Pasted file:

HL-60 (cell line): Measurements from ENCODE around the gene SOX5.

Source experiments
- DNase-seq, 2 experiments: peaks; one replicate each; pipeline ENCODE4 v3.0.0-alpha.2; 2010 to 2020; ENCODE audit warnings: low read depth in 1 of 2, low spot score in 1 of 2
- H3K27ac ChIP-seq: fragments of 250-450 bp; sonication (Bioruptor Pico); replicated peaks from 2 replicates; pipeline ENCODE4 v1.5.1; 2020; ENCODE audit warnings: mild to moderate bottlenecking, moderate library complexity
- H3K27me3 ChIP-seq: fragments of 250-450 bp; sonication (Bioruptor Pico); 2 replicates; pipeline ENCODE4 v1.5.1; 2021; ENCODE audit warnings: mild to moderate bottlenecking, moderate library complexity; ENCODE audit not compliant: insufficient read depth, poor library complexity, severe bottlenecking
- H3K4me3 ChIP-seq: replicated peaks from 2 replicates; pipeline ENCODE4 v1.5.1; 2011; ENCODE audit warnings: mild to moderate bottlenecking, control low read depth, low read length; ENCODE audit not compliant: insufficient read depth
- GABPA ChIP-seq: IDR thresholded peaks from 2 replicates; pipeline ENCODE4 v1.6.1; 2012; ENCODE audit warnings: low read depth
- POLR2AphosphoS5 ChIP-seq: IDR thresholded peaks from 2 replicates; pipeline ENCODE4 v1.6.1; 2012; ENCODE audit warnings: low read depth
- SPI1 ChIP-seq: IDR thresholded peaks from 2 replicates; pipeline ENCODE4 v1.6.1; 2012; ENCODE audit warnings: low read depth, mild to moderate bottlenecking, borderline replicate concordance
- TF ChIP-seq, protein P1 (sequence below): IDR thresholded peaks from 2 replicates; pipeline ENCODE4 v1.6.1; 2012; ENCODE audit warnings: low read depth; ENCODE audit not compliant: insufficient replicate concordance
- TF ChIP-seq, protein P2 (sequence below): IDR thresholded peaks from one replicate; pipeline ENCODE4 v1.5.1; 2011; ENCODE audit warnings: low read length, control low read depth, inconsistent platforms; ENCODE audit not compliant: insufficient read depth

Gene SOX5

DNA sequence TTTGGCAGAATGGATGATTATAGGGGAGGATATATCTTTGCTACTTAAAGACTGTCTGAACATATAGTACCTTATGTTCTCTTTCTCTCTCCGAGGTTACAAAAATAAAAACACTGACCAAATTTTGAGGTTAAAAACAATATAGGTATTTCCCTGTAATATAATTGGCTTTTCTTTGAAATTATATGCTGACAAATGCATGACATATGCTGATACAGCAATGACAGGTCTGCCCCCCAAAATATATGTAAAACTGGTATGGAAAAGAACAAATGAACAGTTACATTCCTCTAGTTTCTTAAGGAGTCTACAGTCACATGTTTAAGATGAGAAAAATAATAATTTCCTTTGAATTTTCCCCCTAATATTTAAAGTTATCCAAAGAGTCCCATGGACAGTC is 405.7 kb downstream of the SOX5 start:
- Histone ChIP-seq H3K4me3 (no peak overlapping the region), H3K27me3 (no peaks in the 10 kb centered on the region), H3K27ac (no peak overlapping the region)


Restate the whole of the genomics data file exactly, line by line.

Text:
HL-60 (cell line): Measurements from ENCODE around the gene SOX5.

Source experiments
- DNase-seq, 2 experiments: peaks; one replicate each; pipeline ENCODE4 v3.0.0-alpha.2; 2010 to 2020; ENCODE audit warnings: low read depth in 1 of 2, low spot score in 1 of 2
- H3K27ac ChIP-seq: fragments of 250-450 bp; sonication (Bioruptor Pico); replicated peaks from 2 replicates; pipeline ENCODE4 v1.5.1; 2020; ENCODE audit warnings: mild to moderate bottlenecking, moderate library complexity
- H3K27me3 ChIP-seq: fragments of 250-450 bp; sonication (Bioruptor Pico); 2 replicates; pipeline ENCODE4 v1.5.1; 2021; ENCODE audit warnings: mild to moderate bottlenecking, moderate library complexity; ENCODE audit not compliant: insufficient read depth, poor library complexity, severe bottlenecking
- H3K4me3 ChIP-seq: replicated peaks from 2 replicates; pipeline ENCODE4 v1.5.1; 2011; ENCODE audit warnings: mild to moderate bottlenecking, control low read depth, low read length; ENCODE audit not compliant: insufficient read depth
- GABPA ChIP-seq: IDR thresholded peaks from 2 replicates; pipeline ENCODE4 v1.6.1; 2012; ENCODE audit warnings: low read depth
- POLR2AphosphoS5 ChIP-seq: IDR thresholded peaks from 2 replicates; pipeline ENCODE4 v1.6.1; 2012; ENCODE audit warnings: low read depth
- SPI1 ChIP-seq: IDR thresholded peaks from 2 replicates; pipeline ENCODE4 v1.6.1; 2012; ENCODE audit warnings: low read depth, mild to moderate bottlenecking, borderline replicate concordance
- TF ChIP-seq, protein P1 (sequence below): IDR thresholded peaks from 2 replicates; pipeline ENCODE4 v1.6.1; 2012; ENCODE audit warnings: low read depth; ENCODE audit not compliant: insufficient replicate concordance
- TF ChIP-seq, protein P2 (sequence below): IDR thresholded peaks from one replicate; pipeline ENCODE4 v1.5.1; 2011; ENCODE audit warnings: low read length, control low read depth, inconsistent platforms; ENCODE audit not compliant: insufficient read depth

Gene SOX5

DNA sequence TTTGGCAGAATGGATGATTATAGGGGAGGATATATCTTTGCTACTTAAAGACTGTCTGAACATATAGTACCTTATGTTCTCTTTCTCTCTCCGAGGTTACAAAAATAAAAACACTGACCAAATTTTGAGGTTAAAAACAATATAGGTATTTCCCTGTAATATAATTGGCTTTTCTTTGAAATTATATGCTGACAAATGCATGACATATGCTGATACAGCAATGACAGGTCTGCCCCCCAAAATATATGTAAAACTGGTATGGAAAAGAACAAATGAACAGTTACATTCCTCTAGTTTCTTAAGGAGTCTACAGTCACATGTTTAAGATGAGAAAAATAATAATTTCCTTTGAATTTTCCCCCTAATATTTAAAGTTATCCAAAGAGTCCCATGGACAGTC is 405.7 kb downstream of the SOX5 start:
- Histone ChIP-seq H3K4me3 (no peak overlapping the region), H3K27me3 (no peaks in the 10 kb centered on the region), H3K27ac (no peak overlapping the region)